Oliver North

Despite today's depressing portrayals of paternity and patriotism, there is actually hope for the future, and it comes from those now serving in our armed forces. In the process of conducting hundreds of interviews for my book "American Heroes" -- both here in the United States and overseas -- it became clear that today's military dads have a lot going for them that their civilian counterparts simply don't. Though recent headlines have hyped spiraling divorce, child abuse, suicide and domestic violence rates in our armed forces, the actual statistics for all these "adverse factors" are considerably lower in our military than they are for a similar age group in the civilian population.

When I visit U.S. military bases with our Fox News' "War Stories" documentary unit, I frequently have the opportunity to ask schoolchildren, "What does your dad do?" Though their dads may have been gone for months and 10,000 miles from home, the responses are overwhelmingly affirmative: "My dad drives a tank," "My dad flies a plane," "My dad makes a ship go." At Camp Lejeune, N.C., two weeks ago, a 7-year-old told me, "My dad is a Marine platoon sergeant. He's fighting for our country in Afghanistan."

You don't have to be old enough to remember Art Linkletter's "Kids Say the Darndest Things" to know that unless dad is a fireman or a cop, most young people haven't the foggiest idea what dad does all day at work. While these anecdotes are hardly scientific evidence, they do tend to amplify real differences between military and civilian dads.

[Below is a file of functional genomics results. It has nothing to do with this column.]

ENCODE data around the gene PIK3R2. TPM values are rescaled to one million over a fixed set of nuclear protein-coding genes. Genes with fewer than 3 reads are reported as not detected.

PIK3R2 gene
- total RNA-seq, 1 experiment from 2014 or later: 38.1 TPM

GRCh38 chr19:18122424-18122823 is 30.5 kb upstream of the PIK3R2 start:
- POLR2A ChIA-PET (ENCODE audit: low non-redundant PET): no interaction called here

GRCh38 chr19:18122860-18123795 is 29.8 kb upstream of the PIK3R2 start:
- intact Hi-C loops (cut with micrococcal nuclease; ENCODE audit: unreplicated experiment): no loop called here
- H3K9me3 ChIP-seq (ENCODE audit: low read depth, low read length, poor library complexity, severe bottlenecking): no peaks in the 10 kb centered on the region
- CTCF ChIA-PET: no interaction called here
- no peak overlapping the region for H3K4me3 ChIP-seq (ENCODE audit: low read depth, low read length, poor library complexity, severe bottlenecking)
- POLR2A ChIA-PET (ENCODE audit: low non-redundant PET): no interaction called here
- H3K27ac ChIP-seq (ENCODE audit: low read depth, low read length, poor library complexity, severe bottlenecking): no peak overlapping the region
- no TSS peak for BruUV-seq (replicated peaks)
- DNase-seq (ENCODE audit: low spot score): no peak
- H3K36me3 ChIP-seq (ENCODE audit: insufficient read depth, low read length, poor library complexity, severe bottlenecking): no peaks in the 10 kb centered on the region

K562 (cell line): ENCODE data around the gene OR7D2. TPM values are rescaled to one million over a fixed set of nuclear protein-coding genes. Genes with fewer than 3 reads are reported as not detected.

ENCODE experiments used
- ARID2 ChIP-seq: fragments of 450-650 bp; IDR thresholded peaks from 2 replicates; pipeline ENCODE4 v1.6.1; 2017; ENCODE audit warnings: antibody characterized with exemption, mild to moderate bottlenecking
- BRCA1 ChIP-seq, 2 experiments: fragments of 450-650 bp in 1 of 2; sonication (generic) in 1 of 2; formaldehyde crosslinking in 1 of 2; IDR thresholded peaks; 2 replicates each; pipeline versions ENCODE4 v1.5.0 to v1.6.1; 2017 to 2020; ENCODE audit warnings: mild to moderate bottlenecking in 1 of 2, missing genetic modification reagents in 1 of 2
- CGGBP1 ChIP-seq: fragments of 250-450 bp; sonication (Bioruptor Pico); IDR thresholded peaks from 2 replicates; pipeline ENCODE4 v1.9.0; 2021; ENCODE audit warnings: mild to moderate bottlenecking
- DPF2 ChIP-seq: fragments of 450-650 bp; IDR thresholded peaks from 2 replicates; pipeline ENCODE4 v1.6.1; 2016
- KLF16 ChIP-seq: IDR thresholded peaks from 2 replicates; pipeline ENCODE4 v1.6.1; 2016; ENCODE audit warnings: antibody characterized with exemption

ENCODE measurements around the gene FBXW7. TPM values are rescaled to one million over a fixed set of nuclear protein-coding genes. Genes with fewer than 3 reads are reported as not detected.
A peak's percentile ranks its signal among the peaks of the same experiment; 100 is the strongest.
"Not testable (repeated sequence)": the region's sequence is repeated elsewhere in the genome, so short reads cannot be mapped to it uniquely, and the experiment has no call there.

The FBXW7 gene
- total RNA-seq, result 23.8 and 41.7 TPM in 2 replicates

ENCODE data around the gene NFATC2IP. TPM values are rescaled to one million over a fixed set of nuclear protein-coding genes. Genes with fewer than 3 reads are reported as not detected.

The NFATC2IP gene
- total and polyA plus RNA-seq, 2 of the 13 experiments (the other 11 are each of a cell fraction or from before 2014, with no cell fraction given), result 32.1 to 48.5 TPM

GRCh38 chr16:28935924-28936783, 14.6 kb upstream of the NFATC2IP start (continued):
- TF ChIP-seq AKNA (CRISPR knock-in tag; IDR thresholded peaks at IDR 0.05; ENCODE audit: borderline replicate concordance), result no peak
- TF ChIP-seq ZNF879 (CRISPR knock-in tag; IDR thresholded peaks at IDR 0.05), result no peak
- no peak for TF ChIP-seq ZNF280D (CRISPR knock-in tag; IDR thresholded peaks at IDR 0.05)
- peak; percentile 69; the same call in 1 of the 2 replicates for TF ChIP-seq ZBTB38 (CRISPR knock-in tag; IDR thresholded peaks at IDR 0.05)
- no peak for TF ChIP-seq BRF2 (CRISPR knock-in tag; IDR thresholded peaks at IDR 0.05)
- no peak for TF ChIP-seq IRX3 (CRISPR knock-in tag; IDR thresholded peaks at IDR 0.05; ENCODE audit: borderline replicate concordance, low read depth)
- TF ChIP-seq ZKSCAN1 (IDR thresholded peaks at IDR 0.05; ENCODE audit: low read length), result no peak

Today's military dads are all volunteers. They are brighter, better-educated and in far better physical condition than their civilian peers. Notwithstanding the extraordinary hardship of repeated long separations, the inevitable stress of combat, and the danger and uncertainty attached to their work, they generally express greater job satisfaction than their nonmilitary counterparts. Though wartime deployments shift most of the burden for child rearing onto their mothers, the children of military dads express greater certainty and admiration for what their fathers do than their nonmilitary peers.

Does any of this make a military dad better than a civilian father? Certainly not. But in an age when our media disparages fatherhood in general and defames those who wear uniforms in particular, this would be a good weekend to go ahead and wave the flag and thank God for fathers who are willing to serve.


Oliver North

Oliver North is a nationally syndicated columnist, the host of War Stories on the Fox News Channel, the author of the new novel Heroes Proved and the co-founder of Freedom Alliance, an organization that provides college scholarships to the children of U.S. military personnel killed or permanently disabled in the line of duty. Join Oliver North in Israel by going to www.olivernorthisrael.com.